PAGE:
Washington, D.C.— On Wednesday, February 16, the Congressional Subcommittee on Communications and Technology will hold a hearing on the FCC’s recent Open Internet Order, and whether to invalidate rules to preserve access and innovation online through a little-used procedural maneuver.
In anticipation of these events, Future of Music Coalition (FMC) — a national nonprofit research, education and advocacy organization for musicians — has joined individual artists and arts service organizations in urging Congress not to undermine essential protections for creative entrepreneurs on the internet. read more
Since its inception, the internet has represented a powerful tool for the exchange of information and ideas. In recent years, it has also contributed greatly to the emergence of novel platforms for the dissemination of creative content. It is as members of the arts community who have come to depend on these structures that we write to you today. read more
OK Go have been doing fine without a major label, though, and they’re not alone. Casey Rae Hunter of the Future of Music Coalition, a Washington, D.C.-based nonprofit, says there has been an explosion of independent musicians who can now reach their fans without a label or radio.
“In the old days, they would still have to navigate this pretty complex system of bottlenecks and gatekeepers to reach the fan,” Hunter says. “The Internet means that you can develop and cultivate these sort of one-on-one relationships. They can become viral, like as in the case of the amazing OK Go videos that you see on YouTube. Or it can be just a sort of like, ‘Holy crap, I’m talking to my favorite rock star on Twitter.’ “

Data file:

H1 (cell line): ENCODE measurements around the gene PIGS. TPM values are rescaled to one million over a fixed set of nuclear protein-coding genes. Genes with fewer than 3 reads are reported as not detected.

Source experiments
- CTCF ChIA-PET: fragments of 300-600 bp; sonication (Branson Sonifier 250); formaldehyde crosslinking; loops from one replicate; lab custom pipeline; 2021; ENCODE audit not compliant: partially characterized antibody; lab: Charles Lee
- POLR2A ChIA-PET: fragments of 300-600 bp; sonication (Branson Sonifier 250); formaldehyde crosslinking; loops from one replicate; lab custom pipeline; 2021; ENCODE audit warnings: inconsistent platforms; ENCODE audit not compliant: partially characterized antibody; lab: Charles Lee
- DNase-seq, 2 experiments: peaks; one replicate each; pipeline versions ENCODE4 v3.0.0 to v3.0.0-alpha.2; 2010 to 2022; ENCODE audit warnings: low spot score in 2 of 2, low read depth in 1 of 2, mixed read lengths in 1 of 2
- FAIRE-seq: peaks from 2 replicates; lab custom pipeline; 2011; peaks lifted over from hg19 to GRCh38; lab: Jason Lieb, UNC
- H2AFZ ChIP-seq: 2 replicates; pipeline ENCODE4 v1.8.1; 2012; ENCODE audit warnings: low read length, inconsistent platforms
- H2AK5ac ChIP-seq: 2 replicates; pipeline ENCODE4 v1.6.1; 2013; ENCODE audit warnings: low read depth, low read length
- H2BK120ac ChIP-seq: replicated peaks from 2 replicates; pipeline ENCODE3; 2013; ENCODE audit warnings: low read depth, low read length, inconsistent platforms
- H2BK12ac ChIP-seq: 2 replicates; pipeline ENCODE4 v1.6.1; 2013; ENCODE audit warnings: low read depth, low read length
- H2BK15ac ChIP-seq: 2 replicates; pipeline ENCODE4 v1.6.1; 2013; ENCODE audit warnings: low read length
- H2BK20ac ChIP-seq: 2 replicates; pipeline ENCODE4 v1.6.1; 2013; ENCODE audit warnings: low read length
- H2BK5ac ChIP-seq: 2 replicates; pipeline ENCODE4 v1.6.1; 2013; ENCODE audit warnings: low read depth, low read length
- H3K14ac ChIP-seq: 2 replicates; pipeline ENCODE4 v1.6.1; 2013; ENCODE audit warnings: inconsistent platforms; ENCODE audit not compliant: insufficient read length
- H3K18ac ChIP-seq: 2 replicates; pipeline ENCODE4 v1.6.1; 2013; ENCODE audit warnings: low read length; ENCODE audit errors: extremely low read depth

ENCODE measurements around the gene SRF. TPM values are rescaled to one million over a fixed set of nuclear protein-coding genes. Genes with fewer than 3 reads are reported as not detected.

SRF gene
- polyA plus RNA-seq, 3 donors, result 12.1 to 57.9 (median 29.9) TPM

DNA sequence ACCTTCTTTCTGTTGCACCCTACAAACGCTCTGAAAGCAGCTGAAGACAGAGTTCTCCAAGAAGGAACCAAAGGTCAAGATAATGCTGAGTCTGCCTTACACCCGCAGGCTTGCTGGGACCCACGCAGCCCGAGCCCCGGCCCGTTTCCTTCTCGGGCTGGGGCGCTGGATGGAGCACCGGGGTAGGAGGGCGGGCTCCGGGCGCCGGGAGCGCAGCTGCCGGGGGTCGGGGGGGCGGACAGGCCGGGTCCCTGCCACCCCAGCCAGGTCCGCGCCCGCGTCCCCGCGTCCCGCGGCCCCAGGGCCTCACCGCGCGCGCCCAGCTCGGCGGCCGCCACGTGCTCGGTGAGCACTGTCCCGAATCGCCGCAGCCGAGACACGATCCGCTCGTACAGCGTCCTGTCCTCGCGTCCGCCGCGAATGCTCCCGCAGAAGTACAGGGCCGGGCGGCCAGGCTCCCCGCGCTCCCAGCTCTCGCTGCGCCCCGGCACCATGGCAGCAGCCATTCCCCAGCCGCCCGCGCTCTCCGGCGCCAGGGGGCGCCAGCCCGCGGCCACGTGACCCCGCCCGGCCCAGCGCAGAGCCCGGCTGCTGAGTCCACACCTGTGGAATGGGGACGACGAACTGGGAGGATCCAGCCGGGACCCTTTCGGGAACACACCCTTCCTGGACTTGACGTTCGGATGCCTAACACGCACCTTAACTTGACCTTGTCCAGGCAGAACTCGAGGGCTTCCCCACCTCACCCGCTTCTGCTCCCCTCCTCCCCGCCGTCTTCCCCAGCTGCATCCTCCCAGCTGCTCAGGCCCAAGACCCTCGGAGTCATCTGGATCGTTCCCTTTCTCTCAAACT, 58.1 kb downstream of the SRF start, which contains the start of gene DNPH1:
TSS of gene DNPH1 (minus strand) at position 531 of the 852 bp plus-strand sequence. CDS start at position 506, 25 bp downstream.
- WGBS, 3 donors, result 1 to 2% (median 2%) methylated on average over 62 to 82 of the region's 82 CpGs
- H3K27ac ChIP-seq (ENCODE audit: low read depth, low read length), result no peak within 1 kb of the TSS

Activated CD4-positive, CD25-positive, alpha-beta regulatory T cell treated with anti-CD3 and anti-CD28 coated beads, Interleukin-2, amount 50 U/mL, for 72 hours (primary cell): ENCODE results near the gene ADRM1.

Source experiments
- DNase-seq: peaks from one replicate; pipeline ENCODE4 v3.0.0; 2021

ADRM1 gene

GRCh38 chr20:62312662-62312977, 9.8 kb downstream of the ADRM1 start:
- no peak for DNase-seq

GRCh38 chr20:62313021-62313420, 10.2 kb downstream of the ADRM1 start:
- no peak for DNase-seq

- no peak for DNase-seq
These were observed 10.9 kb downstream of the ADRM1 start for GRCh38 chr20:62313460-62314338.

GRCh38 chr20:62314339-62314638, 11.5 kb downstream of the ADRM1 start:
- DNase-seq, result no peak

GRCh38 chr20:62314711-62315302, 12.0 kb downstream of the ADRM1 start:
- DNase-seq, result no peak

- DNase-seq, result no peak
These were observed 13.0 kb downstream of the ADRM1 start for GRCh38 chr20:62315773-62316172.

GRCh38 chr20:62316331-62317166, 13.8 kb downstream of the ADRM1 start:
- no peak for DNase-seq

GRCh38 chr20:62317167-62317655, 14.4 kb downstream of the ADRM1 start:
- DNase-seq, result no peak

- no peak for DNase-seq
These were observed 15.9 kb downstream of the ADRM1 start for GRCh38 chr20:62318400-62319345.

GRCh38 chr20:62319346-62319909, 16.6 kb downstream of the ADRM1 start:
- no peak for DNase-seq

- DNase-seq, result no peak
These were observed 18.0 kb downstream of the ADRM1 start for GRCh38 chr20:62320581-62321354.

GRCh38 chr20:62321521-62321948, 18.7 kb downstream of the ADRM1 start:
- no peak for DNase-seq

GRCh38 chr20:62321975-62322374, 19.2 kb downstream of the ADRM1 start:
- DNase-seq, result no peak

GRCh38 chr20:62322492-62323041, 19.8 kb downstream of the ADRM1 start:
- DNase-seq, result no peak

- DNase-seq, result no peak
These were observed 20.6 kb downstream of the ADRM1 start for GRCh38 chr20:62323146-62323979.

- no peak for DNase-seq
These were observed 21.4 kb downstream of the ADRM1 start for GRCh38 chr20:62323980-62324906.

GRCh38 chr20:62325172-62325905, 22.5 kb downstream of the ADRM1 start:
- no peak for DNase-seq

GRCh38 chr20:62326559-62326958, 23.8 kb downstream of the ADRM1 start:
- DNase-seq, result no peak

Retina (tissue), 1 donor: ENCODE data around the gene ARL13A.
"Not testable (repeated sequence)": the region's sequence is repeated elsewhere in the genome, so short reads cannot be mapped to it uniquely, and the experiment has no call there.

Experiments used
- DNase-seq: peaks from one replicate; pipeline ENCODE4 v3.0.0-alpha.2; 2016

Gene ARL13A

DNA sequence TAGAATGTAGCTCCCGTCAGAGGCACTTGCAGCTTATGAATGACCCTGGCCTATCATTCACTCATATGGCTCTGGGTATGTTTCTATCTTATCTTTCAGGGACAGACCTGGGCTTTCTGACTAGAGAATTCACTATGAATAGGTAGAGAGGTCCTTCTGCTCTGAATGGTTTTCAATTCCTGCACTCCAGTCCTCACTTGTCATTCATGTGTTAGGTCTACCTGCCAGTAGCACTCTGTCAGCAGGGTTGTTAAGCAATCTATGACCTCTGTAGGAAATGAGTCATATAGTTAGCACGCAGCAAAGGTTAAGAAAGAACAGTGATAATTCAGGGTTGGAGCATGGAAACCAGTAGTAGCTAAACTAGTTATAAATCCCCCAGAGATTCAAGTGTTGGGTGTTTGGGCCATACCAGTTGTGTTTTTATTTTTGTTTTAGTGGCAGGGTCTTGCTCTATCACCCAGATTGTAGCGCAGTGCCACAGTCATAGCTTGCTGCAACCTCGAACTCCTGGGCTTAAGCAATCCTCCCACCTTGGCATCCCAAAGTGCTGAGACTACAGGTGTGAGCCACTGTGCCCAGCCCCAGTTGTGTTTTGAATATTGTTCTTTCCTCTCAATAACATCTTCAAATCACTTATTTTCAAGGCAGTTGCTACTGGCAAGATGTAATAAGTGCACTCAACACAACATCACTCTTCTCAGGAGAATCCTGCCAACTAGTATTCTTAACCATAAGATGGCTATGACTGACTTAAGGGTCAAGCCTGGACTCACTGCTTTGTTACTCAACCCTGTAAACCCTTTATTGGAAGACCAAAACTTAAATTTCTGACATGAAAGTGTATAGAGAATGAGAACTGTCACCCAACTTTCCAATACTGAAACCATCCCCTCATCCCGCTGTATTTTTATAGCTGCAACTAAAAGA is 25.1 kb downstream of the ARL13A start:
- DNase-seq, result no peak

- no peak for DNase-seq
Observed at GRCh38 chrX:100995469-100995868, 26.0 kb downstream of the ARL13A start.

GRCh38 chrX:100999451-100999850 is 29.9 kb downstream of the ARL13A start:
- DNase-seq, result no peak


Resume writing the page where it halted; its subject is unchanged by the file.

You’ve probably used the internet several times this holiday season to find that perfect gift for that certain someone on your list. Actually, Santa Claus himself is probably on Etsy right now looking for a handmade nose warmer for Rudolph.
But what does the internet want at this, the most wonderful time of the year?
WASHINGTON, DC—Today (December 1, 2010), FCC Chairman Julius Genachowski announced an agenda for a December 21, 2010 meeting in which the commission will consider an “Open Internet Order” to preserve the internet as an engine for innovation, entrepreneurship and free expression.
The following statement is attributed to Casey Rae-Hunter, Communications Director and Policy Strategist for Future of Music Coalition (FMC), a national non-profit research, education and advocacy organization for musicians that supports the open internet via its artist-driven Rock the Net campaign. read more
We’re super-psyched that one of our favorite musicians, multi-instrumentalist/singer-songwriter Erin McKeown is taking her support of the open itnernet on the road! One show in the Windy City (also known as Chicago) promises to be particularly exciting.
Erin is currently touring to commemorate the10th anniversary of her debut, Distillation, and has chosen Chicago as the location for a live webcast from Lincoln Hall on October 20 at 9 p.m. EST. Get your virtual tickets right here. read more
The open internet is about choice, freedom of expression and access to information. Yet there are some corporations that want to change the basic structure of the web as we know it.
Certain telecommunications companies would like to charge content providers higher fees for the faster loading of their sites, which could alter the way we access the web. The result would be an Internet where those companies that couldn’t afford to — or didn’t want to — pay this toll would be relegated the slow lane. Independent and developing musicians could lose an ever-important connection to their fans, while listeners might find their access to the web’s varied, exciting and legal musical offerings severely compromised. read more
What Will Happen to Independent Culture when the Web Goes Big Business?
Andrew Spencer Goldman
Thursday, August 30, 2001
For a brief, shining moment it looked as though the Internet might emerge
as our storybook hero, ending the reign of the old media conglomerates.
For too long our radios bound us to music as shiny and sterile as a corporate
board room, our cinema to films as empty of soul as they were full of
silicon and cliche, and our newspapers and televisions to the news that
Wall Street wanted us to see. Through a corporate filter, we lacked the perspective necessary to identify (at any mass level) the role that a highly concentrated media plays in sedating a vibrant democracy. read more